News from the Farm | January 24, 2022

As you’ve realized by now, we grow great carrots. Perhaps the greatest carrots. They’ve long been one of my favorite things that we grow, ever since my first Full Belly carrot in my family’s CSA box, and I eagerly await when they’re ready to harvest each year. If you’ve ever wondered the process of growing our amazing carrots, read on!

First, there’s the variety. The average grocery store carrot is an Imperator-type, which are large, a bit fibrous, and have a shape that makes them stack well in grocery displays. We grow Nantes, which are sweeter, have a cylindrical (instead of tapered) shape, and more brittle, crunchy texture.

Then there’s buying and planting the seeds. Carrot seeds are very small, like caraway seeds, and are sewn directly in the soil. We do this with a precision planter attached to a tractor. It picks up one seed at a time with a vacuum and then drops it into the soil. It struggles with the non-spherical shape and lightness of carrot seeds so we buy pelleted seeds, which means the seed is surrounded by a clay coating that makes them round (think of a malted milk ball or a yogurt-covered raisin), enabling the planter to pick up one seed at a time. We buy pelleted seeds for other crops too, like lettuce and beets. Using a precision planter means we get the seeds to at the spacing we want, which is important so that we can avoid thinning the carrots which takes a lot of extra time and energy, which we’d rather put towards other tasks.

We plant three rows of carrots per bed and each row has 2 bands of carrots. Within each row and band, there’s a carrot every inch or so. We’ll plant 5 acres of carrots each year, which requires about 5 million carrot seeds!

The first carrots are seeded by mid-August when it’s really hot. Carrots want soil temperatures in the mid 70s to germinate, so it’s a challenging time to plant, but it needs to happen then if we want carrots by the end of October. Once they’re in the ground, we water a little bit every day to keep the soil moist. We do many different plantings of carrots to have a constant supply of carrots from the end of October until the beginning of summer. After that, it gets too hot for ideal carrot growing and (again) we need to spend our time focusing on other crops. The last carrot seeds are going in the ground this week!

Right before the seeds germinate, if there are a lot of small weeds we will flame weed the rows to burn them off. Once the carrots germinate and have their first few leaves, we almost always need to come through and do some weeding by hand and then subsequent weeding is done by tractor on a regular basis until the carrots are established enough to outcompete the weeds.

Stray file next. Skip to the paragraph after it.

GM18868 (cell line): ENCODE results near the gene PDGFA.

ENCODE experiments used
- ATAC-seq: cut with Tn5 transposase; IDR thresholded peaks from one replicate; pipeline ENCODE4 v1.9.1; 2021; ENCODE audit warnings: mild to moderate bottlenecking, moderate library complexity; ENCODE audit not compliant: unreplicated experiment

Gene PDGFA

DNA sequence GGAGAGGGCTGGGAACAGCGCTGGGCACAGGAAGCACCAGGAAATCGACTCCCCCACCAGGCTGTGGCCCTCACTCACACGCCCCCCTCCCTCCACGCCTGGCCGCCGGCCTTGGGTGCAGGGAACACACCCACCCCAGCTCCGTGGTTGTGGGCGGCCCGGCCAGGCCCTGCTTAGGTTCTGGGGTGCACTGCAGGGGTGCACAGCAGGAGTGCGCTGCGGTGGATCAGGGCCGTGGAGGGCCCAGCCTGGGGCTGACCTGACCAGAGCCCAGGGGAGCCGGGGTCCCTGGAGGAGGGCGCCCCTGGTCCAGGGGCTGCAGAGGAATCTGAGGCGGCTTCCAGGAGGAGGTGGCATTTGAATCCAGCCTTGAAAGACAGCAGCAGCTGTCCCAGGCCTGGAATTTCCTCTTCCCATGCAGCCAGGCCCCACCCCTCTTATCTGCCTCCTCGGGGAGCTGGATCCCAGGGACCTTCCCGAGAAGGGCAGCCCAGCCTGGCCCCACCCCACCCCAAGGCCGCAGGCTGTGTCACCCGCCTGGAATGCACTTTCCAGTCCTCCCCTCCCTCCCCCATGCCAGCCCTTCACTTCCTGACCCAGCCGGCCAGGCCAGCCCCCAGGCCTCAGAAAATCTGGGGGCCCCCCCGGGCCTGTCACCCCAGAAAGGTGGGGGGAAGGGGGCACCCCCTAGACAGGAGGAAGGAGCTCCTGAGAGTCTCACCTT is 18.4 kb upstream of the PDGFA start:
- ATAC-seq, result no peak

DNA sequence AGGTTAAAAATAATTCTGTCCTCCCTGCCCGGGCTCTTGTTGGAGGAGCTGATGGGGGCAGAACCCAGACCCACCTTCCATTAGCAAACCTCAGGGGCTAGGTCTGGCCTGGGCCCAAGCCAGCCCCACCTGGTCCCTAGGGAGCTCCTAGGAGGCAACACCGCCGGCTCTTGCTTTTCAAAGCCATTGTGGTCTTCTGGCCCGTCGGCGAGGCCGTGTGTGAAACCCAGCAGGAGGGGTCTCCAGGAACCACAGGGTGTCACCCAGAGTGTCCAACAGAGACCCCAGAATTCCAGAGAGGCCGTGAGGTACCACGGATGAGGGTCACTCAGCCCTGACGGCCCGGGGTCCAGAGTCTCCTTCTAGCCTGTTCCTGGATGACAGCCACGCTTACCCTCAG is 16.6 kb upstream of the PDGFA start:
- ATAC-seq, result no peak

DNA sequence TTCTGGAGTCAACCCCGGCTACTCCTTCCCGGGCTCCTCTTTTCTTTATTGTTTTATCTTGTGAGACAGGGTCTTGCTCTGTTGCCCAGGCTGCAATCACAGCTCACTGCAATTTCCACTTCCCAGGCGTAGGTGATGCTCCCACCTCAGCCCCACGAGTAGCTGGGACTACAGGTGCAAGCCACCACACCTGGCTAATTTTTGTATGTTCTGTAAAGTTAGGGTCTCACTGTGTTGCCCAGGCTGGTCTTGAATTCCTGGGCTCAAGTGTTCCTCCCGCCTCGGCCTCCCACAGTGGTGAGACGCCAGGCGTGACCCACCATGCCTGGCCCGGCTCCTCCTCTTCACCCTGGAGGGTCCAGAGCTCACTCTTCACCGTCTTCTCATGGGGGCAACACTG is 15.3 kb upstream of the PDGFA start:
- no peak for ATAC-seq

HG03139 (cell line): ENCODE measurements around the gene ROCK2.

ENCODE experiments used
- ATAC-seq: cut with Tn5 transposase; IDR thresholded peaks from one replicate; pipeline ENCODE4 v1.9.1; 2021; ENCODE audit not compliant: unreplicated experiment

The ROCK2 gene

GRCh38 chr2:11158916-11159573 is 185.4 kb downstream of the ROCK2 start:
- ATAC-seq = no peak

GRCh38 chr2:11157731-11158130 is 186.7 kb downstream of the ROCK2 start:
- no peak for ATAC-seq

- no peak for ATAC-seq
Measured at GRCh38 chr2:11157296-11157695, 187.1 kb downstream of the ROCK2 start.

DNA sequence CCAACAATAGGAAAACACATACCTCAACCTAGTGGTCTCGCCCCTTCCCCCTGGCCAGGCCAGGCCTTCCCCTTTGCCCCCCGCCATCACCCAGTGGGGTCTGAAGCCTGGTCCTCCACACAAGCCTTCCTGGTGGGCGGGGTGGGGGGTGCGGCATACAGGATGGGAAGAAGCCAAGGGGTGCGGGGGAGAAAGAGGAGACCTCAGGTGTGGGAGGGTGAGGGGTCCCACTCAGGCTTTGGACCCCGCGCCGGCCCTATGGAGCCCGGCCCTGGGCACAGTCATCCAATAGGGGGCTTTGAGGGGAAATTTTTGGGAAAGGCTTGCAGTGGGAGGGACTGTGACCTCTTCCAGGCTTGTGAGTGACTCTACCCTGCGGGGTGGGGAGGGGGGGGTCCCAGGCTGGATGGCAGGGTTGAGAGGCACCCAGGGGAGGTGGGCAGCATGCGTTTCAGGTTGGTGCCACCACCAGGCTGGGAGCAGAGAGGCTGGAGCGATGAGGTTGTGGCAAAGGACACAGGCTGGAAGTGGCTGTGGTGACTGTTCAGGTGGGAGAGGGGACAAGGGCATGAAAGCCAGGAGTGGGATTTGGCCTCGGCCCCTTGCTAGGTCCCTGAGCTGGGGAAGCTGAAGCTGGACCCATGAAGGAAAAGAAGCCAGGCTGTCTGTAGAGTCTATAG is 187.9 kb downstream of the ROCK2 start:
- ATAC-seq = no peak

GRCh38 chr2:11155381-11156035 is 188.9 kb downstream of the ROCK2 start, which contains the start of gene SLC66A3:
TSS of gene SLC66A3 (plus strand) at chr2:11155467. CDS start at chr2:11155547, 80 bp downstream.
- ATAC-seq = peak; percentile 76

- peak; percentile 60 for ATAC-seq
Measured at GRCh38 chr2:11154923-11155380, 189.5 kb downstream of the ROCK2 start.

Carrots take roughly 70 days to grow, but there is a lot of variability based on the time of year. During the colder months when there’s little sunlight, they grow very slowly, and the carrots we plant this week may not germinate for several weeks, depending on the temperature. But once they’re going, they can grow quickly, doubling in size every week. And if you’ve ever seen a non-straight, funny looking carrot, the odd shape comes from the carrot bumping into something (like a rock) while growing. If carrots are grown in sandy soil, which we don’t have, they’re more likely to be straight.


Eventually the carrots will be ready to harvest. Since we don’t have sandy soil, it’s impossible to pull them out of the ground without some sort of tool. If the ground is wet, we use digging forks, demonstrated in the photo on the left. If it’s dry enough, we use a tractor implement that runs a knife under the soil, just below the carrots, to lift and break up the soil so that carrots can be pulled out by hand. While still in the field, the carrots are sorted and bunched, yellow leaves are removed, and dirt clods are brushed off. When the carrots make it back to the shop, first they soak in water, then are put through our root washer. That’s how we get them so clean!


Not every carrot ends up in a bunch; some are bagged. These are the exact same carrots, just may have lost their greens in the harvesting process. If you get carrots without their greens at some point in the season, it doesn’t mean that they’re any less fresh or as tasty! Some of our bulk bags of carrots contain more of the funny-shaped ones, or ones with broken tips, but again, they’re just as good. The crispness that makes them so satisfying to eat means that they also can snap easily while getting them out of the ground. Many of the broken ones end up in our carrot tea cakes or carrot juice, or in some cases we share some with the animals too. We try to find every carrot a home since we spent a lot of time and effort to grow them.

And that’s the process. That’s how you grow an amazing, Full Belly carrot!

– Elaine Swiedler, CSA Manager (with lots of help and information from Andrew Brait)